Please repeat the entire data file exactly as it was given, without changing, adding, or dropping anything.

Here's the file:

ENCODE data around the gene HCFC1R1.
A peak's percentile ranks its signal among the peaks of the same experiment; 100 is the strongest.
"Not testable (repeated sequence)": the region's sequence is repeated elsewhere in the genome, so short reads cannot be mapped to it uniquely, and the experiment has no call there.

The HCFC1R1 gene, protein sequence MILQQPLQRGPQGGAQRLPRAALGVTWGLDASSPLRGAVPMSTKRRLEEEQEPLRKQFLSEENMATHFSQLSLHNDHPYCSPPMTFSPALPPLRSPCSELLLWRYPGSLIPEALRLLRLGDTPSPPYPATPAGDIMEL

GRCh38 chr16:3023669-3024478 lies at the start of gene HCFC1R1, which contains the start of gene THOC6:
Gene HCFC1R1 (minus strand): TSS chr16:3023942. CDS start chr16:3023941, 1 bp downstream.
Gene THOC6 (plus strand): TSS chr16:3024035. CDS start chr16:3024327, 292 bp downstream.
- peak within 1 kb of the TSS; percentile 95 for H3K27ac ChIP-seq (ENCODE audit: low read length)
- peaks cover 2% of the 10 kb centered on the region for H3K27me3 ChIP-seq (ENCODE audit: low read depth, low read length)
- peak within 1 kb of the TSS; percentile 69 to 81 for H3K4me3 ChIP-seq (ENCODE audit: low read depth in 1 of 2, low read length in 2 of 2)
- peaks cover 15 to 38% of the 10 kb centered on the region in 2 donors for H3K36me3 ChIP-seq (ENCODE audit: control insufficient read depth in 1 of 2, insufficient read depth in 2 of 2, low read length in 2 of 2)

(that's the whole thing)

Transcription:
ENCODE data around the gene HCFC1R1.
A peak's percentile ranks its signal among the peaks of the same experiment; 100 is the strongest.
"Not testable (repeated sequence)": the region's sequence is repeated elsewhere in the genome, so short reads cannot be mapped to it uniquely, and the experiment has no call there.

The HCFC1R1 gene, protein sequence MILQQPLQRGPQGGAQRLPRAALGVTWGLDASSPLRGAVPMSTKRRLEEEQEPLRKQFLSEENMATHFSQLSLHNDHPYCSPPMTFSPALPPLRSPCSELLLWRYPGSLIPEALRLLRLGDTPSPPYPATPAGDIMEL

GRCh38 chr16:3023669-3024478 lies at the start of gene HCFC1R1, which contains the start of gene THOC6:
Gene HCFC1R1 (minus strand): TSS chr16:3023942. CDS start chr16:3023941, 1 bp downstream.
Gene THOC6 (plus strand): TSS chr16:3024035. CDS start chr16:3024327, 292 bp downstream.
- peak within 1 kb of the TSS; percentile 95 for H3K27ac ChIP-seq (ENCODE audit: low read length)
- peaks cover 2% of the 10 kb centered on the region for H3K27me3 ChIP-seq (ENCODE audit: low read depth, low read length)
- peak within 1 kb of the TSS; percentile 69 to 81 for H3K4me3 ChIP-seq (ENCODE audit: low read depth in 1 of 2, low read length in 2 of 2)
- peaks cover 15 to 38% of the 10 kb centered on the region in 2 donors for H3K36me3 ChIP-seq (ENCODE audit: control insufficient read depth in 1 of 2, insufficient read depth in 2 of 2, low read length in 2 of 2)